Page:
Neurologists have identified brain lesions that could be linked to religious fundamentalism

Posted by K R on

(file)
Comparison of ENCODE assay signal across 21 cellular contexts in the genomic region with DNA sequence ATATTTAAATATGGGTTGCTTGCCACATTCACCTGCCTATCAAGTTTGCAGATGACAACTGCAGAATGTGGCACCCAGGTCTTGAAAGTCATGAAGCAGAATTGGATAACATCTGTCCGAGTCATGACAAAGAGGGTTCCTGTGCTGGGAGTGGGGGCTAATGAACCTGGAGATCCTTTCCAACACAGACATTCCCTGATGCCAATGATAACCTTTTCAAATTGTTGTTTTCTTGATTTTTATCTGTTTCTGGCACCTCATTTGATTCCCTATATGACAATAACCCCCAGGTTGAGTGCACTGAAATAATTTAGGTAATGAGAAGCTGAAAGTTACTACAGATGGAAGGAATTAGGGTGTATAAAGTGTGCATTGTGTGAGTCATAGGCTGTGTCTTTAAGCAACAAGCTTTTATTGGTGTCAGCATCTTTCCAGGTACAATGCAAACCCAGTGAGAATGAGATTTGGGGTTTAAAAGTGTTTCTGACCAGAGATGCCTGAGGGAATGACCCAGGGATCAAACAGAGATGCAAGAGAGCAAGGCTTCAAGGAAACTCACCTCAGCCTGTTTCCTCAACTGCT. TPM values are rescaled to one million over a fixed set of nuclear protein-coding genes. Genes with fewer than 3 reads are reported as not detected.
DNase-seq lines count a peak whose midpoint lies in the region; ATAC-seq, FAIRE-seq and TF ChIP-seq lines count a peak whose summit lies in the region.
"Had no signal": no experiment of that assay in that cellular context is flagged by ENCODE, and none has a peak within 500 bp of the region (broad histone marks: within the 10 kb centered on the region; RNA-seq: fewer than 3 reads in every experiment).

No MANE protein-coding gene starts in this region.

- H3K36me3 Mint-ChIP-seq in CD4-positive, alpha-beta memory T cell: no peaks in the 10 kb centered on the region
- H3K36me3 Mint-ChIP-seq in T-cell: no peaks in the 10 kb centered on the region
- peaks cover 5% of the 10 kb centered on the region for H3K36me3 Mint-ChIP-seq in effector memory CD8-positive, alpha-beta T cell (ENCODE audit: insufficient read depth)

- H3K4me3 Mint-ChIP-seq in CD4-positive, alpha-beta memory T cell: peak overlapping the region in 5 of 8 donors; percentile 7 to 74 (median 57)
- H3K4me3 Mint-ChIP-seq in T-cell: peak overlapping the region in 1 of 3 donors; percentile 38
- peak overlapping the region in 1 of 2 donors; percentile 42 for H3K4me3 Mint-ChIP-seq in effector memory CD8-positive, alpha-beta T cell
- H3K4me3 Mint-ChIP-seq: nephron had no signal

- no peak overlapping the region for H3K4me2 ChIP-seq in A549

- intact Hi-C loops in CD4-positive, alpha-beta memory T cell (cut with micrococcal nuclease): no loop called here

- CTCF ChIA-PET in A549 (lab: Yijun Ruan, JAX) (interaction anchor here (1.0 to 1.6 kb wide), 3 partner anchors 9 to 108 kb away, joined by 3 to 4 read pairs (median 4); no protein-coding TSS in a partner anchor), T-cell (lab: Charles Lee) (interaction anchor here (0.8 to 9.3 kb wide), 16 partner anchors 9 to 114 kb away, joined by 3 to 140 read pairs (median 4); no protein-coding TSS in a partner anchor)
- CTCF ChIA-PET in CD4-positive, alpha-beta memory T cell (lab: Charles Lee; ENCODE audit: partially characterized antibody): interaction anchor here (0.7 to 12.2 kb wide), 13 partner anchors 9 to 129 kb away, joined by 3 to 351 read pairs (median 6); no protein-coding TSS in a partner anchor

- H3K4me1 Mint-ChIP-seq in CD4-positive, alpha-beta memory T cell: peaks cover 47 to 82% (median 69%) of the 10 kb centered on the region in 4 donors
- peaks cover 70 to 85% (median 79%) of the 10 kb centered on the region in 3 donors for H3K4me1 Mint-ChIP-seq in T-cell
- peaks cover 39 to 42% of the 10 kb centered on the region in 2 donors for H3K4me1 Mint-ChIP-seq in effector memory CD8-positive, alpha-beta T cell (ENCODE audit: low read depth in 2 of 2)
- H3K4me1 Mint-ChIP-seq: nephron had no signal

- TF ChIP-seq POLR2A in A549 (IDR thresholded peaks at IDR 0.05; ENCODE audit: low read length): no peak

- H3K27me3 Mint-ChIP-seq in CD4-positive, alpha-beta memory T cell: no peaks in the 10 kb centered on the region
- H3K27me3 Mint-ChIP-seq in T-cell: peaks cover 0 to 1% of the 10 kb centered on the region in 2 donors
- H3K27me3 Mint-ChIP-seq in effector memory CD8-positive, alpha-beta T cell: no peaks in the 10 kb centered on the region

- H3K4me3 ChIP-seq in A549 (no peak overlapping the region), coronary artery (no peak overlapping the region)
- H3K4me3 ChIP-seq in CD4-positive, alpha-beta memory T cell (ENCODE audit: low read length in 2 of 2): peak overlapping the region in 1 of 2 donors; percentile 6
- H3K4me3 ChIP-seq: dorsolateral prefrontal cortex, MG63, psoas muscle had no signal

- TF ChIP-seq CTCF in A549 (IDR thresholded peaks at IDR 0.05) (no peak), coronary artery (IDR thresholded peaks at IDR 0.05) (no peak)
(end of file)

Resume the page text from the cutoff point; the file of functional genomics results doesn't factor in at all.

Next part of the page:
Hunting for God in our grey matter seems to be a popular topic for neurologists, with past studies comparing religious highs with drug-induced ones, linking spiritual experiences with neurotransmitters such as serotonin, and identifying which parts of the brain (if any) could be responsible for a faith in the supernatural. Now a new study has now found that those with damage to a section of the brain associated with planning become less open to new ideas, explaining why some people are more likely to become extreme in their religious beliefs. Led by neurologist Jordan Grafman from Northwestern University in Illinois, the study dug into a tragic yet useful pool of data known as the Vietnam Head Injury Study (VHIS). In the late 1960s during the Vietnam War, Korean War veteran and neurologist William Caveness developed a registry of approximately 2,000 soldiers who had experienced head trauma during the conflict. The detailed information collected by medical personnel proved to be invaluable - not just to Caveness, but to other researchers such as Grafman. As a result of the quick medical treatment many of the wounded received, many soldiers survived their injuries and returned home where researchers continued to follow up on their health and wellbeing. Decades later, Grafman is still making interesting discoveries on the brain's inner workings by studying it when it's damaged. Last year, he found parts of the brain in the frontal and temporal regions were responsible for downplaying the significance of mystical experiences. Read More: ScienceAlert

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